Comprehensive Immigration Reform Will Shut Down These Illegal Scams


Few problems facing the country today are quite as complex, or as intractable, as immigration reform, an issue that has dogged three administrations and suffered uncountable setbacks in just the last decade alone. Clinton espoused it, Bush attempted it, and now Obama is trying to complete it, though success is far from assured. Our immigration system is certainly flawed. Tens of thousands of people come flooding across the vast and just about un-monitorable U.S. border, not just at our Southern border with Mexico, but also north through Canada and at coastlines up and down the U.S. This is all in addition to the prohibitively complex visa system, which has led to problems of its own. A lot has been written, then, about the necessity of immigration reform, and how it can be achieved — but what are some of the specific problems happening right now, especially the day-to-day scams that immigration reform would address and end? 

Read more: Immigration Reform 2013: Marco Rubio's Last Ditch Effort to Save It

Immigration scams, or attempts (unfortunately, usually successful) by groups to swindle would-be immigrants out of money, land, or documents, broadly fall into three categories: personal scams, institutional scams, and online scams. Many of these scams are well-known, while others are much harder to trace, but all of them are extremely painful for the would-be immigrant and often leave them poorer and even occasionally unable to apply properly for a visa or immigrate to the U.S. 

Personal Scams are scams that revolve around "immigration agents," third-party people, often posing as American citizens or U.S. government employees, in other countries across the world, who circulate around a country, usually in smaller villages away from strong monitoring, and demand large sums to expedite a move to the United States. They can demand up to hundreds of thousands of dollars, while tantalizing immigrants (many of whom are highly skilled or educated) with promises of rewarding jobs in U.S. population centers like Austin or New York. Once they are paid, these con men usually fade away, disappearing and leaving the family with nothing to show for their money. Other times, they might write contracts for the family that are entirely null and void, because of their lack of connection to the U.S. immigration services, or because they do not possess the powers of notary that they claim to possess.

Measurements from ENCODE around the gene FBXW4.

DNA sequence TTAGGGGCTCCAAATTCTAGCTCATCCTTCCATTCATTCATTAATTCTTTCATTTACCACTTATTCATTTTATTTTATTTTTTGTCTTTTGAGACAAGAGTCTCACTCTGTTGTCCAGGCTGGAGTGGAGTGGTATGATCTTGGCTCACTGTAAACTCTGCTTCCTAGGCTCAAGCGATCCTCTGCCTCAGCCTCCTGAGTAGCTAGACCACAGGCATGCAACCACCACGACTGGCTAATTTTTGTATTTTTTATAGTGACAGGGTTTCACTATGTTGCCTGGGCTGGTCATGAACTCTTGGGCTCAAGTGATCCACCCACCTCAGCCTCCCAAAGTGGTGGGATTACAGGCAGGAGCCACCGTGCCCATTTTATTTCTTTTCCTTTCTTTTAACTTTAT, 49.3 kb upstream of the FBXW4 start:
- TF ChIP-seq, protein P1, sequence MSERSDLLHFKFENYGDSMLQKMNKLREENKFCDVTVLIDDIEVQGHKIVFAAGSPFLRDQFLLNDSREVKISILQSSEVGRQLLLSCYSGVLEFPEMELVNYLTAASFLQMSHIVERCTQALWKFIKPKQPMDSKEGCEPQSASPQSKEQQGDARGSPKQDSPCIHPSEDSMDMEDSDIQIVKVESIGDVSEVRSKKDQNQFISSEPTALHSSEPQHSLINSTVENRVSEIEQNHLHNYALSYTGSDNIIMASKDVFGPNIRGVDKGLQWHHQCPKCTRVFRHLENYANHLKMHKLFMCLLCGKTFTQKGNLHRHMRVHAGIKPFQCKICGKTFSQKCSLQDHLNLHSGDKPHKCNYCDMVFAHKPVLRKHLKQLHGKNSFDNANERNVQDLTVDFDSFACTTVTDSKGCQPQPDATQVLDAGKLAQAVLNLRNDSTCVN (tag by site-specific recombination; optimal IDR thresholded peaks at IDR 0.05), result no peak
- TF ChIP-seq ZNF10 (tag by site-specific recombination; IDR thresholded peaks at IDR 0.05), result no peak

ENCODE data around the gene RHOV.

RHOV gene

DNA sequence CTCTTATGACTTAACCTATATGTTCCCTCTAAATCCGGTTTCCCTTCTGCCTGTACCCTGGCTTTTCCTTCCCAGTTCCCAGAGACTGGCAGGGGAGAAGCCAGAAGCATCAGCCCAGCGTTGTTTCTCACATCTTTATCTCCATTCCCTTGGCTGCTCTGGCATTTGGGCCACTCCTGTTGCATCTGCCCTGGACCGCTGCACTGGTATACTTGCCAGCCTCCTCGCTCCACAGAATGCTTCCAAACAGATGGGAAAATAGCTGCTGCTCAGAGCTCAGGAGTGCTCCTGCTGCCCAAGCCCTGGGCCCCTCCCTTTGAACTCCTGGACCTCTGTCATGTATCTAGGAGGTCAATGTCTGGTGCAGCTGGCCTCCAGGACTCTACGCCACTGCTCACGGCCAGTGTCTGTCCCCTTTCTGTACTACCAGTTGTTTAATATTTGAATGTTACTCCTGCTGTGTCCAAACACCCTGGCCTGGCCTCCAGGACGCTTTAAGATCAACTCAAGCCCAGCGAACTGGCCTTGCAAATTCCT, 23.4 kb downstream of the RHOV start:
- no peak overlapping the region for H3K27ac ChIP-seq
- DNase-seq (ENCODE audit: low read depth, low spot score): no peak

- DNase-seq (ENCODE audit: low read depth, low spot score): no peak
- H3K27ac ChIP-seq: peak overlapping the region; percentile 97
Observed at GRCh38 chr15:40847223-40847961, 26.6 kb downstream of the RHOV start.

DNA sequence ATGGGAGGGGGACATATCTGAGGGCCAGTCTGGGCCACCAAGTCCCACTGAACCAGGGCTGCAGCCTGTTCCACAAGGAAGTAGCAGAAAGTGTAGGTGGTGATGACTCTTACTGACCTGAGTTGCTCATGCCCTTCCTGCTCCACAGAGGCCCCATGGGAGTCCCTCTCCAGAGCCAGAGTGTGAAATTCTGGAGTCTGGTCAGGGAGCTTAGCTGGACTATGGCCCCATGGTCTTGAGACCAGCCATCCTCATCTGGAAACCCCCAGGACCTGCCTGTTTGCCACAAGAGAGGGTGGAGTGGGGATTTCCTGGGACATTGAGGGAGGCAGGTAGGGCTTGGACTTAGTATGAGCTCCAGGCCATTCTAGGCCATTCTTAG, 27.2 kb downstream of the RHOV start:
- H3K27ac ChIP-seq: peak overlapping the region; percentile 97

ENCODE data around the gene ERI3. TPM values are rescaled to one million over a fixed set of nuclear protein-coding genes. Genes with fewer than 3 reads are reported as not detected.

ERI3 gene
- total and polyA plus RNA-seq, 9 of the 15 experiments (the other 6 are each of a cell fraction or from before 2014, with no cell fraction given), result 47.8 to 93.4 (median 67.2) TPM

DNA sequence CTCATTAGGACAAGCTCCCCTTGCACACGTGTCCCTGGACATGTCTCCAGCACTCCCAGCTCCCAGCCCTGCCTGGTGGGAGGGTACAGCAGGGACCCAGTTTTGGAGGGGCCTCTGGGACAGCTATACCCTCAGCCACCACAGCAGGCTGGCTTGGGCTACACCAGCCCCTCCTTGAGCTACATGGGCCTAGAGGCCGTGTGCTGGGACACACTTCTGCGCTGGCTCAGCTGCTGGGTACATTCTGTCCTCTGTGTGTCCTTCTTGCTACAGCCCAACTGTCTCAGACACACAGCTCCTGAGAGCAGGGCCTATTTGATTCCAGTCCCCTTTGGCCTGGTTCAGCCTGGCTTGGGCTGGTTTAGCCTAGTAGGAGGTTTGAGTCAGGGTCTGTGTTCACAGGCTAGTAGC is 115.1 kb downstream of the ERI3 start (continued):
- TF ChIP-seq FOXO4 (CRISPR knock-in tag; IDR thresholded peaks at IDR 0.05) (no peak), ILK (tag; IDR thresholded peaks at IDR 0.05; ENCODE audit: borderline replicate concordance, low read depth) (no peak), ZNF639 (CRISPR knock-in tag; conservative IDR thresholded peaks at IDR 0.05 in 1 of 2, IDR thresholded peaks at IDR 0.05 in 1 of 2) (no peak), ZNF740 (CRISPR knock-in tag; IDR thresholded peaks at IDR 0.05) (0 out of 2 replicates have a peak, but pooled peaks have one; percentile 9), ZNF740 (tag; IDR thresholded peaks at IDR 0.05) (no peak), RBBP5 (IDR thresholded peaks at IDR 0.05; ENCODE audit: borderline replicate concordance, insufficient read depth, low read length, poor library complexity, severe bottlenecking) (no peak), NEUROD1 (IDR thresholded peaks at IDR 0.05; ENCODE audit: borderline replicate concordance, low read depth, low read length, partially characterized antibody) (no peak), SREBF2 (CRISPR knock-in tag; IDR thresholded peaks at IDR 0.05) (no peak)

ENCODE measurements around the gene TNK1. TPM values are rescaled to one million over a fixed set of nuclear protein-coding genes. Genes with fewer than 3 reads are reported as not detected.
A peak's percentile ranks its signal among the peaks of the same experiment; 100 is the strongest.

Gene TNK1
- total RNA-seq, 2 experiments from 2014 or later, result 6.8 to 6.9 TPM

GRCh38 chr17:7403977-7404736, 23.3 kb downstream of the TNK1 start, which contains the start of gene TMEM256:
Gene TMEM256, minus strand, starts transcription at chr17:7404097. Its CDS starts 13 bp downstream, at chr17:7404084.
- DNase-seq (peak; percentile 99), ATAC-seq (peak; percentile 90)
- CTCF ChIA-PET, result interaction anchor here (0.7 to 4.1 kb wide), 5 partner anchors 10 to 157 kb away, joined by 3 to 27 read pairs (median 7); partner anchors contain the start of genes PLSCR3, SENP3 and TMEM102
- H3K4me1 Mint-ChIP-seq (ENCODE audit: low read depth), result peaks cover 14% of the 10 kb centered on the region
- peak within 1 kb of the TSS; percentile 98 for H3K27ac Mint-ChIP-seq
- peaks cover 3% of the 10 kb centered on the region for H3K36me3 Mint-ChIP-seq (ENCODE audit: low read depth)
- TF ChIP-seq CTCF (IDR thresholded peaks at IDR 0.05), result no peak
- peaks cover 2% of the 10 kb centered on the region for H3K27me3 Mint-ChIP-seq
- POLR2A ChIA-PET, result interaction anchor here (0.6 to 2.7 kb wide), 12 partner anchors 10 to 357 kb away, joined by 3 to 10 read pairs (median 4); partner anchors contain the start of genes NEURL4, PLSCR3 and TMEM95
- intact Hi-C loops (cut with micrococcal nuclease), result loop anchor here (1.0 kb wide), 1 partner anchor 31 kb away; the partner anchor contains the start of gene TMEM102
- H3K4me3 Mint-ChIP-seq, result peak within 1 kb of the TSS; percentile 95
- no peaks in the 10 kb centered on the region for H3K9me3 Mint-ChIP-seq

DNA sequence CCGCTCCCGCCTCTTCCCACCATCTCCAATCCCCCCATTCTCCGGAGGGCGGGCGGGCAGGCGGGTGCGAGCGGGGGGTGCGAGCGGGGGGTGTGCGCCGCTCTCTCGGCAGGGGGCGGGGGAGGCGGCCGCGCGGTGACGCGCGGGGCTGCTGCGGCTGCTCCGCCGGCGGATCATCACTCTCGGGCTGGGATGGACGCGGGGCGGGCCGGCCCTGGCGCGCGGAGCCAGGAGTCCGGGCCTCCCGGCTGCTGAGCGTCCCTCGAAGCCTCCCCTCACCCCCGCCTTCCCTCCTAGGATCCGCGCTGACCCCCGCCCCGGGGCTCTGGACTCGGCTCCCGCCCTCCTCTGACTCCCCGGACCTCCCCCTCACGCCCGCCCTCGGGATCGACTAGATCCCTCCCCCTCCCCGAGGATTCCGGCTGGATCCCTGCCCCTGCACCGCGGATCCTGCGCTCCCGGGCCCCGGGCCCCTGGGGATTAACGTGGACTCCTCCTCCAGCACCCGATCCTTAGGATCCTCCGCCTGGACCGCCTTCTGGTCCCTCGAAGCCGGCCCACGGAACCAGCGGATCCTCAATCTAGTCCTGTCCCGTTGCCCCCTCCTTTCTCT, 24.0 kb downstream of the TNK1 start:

Institutional scams usually don't revolve around government institutions, but rather private institutions, i.e. ones that claim to possess the power to "expedite your visa" or "provide a visa for a fee to qualified immigrants." The U.S. immigration services rarely, if ever, expedite the process for a visa, whether the worker is skilled or unskilled, and the fee certainly doesn't change based on what business submits it. Many small businesses even promise a visa in exchange for a certain amount of work (or, of course, a substantial fee), at the conclusion of which the immigrant is either left high and dry, or left to the will of the conventional visa application process.

Online scams are often the hardest to pinpoint, because of the lack of a single identifiable perpetrator. The two major subsets of these immigration scams, websites and fake visa lottery scams, both perform the same trick, though in different ways: Both promise a visa, or instructions on obtaining one, while often providing false or partial information. While these may or may not require money (often a "token fee" is required to access the information) they do generate unnecessary confusion about an already opaque immigration process. Many fake websites will offer false instructions or misleading links that may offer guides to obtaining a visa or offers for free entrance visas. In truth, the only website that is guaranteed to give a visa is the U.S. immigration website. More insidious are the fake lottery scams, which revolve around the "diversity visas" the U.S. issues by lottery every year to countries historically underrepresented in U.S. immigration. Fake emails or communications are sent to thousands of immigrants offering them a visa, and a few of these are scams, sent by private individuals or groups seeking to gather money instead.

Immigration is a rocky and dangerous path as it is, and these attempts to exploit some very vulnerable people only cause a great hardship to a great many people, many of whom only aspire to be contributing citizens. However, information is the surest guard against these, and by staying ahead of the scammers, immigrants and citizens (Democrat or Republican) alike can prevent these scams from happening, and push for reforms that will stop them from ever happening again.